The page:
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You may be struggling with extreme mood swings, but just aren’t sure where to turn for help. When you are first learning about bipolar disorder and the available treatment options, it can feel a bit overwhelming. So, inquiring about, “What is the best treatment for someone with bipolar disorder?” you will find the answers below.
Understanding Bipolar Disorder
Bipolar disorder isn’t always easy to grasp. This mood disorder is a complex condition that occurs in various forms, each having its own set of features. But what unites all types of bipolar disorder are the characteristic mood shifts.
The key to getting the help you need is to understand that bipolar is not the same thing as being irritable and moody. Bipolar disorder is much more disruptive to daily life, work, and relationships than that. With bipolar, the mood swings are extreme, usually unpredictable, and often cause impairment in functioning.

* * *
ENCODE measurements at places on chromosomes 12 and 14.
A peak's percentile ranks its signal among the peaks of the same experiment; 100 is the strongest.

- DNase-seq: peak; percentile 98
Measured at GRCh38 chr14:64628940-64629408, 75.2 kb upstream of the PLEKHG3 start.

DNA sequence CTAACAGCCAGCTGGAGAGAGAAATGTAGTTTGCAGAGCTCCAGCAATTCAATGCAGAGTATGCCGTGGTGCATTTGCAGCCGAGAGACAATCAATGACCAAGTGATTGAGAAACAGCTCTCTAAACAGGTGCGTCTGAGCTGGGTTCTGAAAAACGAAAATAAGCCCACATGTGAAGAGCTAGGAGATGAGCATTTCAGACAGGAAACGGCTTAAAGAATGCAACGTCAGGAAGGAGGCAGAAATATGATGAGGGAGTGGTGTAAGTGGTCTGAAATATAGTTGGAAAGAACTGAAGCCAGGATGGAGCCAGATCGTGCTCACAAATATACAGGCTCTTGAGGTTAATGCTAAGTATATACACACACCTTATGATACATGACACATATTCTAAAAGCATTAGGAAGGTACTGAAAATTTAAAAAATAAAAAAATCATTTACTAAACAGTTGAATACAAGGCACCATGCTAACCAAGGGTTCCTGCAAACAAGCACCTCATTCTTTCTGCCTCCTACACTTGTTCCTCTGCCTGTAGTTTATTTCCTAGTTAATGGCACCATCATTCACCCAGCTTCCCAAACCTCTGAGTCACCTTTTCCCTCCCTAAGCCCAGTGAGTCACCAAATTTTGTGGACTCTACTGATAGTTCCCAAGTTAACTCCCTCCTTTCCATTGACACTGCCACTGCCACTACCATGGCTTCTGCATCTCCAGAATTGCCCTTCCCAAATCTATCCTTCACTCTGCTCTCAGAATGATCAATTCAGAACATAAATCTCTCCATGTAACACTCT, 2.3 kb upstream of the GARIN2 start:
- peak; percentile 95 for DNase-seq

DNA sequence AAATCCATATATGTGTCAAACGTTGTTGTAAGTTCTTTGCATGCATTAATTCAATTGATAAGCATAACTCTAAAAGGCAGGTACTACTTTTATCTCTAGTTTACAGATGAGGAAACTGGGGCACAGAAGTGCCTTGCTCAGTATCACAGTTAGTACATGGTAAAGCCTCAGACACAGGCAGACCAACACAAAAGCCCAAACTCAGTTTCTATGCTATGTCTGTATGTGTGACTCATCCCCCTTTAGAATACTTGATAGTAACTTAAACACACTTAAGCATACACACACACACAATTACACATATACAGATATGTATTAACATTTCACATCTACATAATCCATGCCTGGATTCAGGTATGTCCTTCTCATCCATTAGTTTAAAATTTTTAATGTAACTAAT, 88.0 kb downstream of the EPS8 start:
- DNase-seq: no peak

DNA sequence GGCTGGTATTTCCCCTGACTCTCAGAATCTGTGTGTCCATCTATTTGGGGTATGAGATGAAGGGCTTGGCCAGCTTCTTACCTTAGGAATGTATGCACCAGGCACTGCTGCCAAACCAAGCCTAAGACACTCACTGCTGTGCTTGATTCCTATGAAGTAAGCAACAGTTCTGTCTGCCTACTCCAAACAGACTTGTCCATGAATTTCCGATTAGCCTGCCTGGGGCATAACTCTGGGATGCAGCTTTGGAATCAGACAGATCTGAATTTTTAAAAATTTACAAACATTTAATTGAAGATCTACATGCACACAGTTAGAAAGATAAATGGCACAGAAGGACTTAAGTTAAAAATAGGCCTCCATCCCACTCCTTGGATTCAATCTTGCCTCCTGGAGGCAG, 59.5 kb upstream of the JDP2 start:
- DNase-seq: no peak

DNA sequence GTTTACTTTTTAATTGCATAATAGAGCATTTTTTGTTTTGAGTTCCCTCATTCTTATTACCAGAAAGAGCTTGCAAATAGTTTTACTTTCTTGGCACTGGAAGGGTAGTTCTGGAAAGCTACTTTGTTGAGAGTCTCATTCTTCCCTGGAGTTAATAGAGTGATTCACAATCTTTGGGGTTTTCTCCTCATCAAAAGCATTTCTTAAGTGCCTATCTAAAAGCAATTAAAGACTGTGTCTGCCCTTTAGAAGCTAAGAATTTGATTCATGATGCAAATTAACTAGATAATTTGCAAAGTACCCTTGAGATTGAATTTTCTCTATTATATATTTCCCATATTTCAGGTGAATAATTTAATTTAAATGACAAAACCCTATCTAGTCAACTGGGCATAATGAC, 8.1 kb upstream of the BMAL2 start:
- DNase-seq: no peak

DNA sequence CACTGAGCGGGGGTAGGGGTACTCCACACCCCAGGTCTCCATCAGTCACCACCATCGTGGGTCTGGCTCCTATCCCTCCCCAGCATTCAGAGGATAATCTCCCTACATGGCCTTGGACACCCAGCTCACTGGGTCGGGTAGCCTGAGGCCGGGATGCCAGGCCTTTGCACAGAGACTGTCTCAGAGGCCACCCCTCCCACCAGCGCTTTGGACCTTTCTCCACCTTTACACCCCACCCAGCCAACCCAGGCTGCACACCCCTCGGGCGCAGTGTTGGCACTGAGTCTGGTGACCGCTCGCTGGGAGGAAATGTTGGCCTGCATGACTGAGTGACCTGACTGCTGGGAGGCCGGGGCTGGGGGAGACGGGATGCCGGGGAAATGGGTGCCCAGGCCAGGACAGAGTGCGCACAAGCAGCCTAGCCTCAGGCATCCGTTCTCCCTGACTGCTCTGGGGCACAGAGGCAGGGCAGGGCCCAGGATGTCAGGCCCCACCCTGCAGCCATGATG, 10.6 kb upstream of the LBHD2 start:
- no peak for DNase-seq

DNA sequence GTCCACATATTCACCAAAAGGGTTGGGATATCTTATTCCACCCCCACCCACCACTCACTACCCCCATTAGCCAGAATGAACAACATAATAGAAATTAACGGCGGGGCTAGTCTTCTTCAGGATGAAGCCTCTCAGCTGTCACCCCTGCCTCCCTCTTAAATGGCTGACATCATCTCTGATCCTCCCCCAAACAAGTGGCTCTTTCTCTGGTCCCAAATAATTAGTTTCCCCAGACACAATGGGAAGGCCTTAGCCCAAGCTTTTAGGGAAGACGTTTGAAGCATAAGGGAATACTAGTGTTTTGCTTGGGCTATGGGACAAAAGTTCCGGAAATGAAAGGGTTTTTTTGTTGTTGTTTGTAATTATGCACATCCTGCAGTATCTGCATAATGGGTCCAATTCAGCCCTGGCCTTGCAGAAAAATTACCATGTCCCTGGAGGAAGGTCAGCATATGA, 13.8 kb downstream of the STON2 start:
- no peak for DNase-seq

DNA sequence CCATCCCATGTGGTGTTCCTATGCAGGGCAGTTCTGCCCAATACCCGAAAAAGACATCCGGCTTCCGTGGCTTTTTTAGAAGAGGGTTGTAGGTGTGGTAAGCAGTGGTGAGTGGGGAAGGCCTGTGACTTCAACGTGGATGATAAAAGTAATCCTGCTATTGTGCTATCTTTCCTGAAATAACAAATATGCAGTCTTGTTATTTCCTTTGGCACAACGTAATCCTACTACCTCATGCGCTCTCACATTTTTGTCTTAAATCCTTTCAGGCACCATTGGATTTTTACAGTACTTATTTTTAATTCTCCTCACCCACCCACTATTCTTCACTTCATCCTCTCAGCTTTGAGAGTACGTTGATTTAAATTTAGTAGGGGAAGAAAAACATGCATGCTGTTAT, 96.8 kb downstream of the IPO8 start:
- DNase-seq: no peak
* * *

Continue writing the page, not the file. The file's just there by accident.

The Challenges of Living with Bipolar Disorder
Coping with bipolar disorder can present numerous difficulties. These might include:
- Staying employed. Those who struggle with bipolar often find it hard to sustain employment. Meeting work deadlines or completing tasks might be challenging for them due to their mood fluctuations. Also, they tend to have trouble getting along with coworkers due to their frequent mood swings.
- Relationship problems. Personal relationships are strained due to the person’s unstable mood states. People in relationships with a bipolar partner are challenged by unpredictable moods and drama.
- Higher suicide risk. Individuals with bipolar disorder face an elevated risk of engaging in self-harm or contemplating suicide. The impulsive nature of bipolar mania makes this a serious concern.
- Isolation. People with bipolar may find themselves isolated because their mood swings are unpredictable and destabilizing. They would rather stay home alone than risk a scene in public, or even embarrassing a friend or date.
- Comorbid substance use disorder. It is not uncommon for someone with bipolar to begin using a substance to help relieve their symptoms. Should the pattern of substance misuse persist, there is a heightened risk of developing a substance use disorder.
Diagnosing Bipolar Disorder
The first step to finding relief from the symptoms of bipolar is to undergo a thorough psych evaluation. The evaluation is multi-pronged and involves these actions: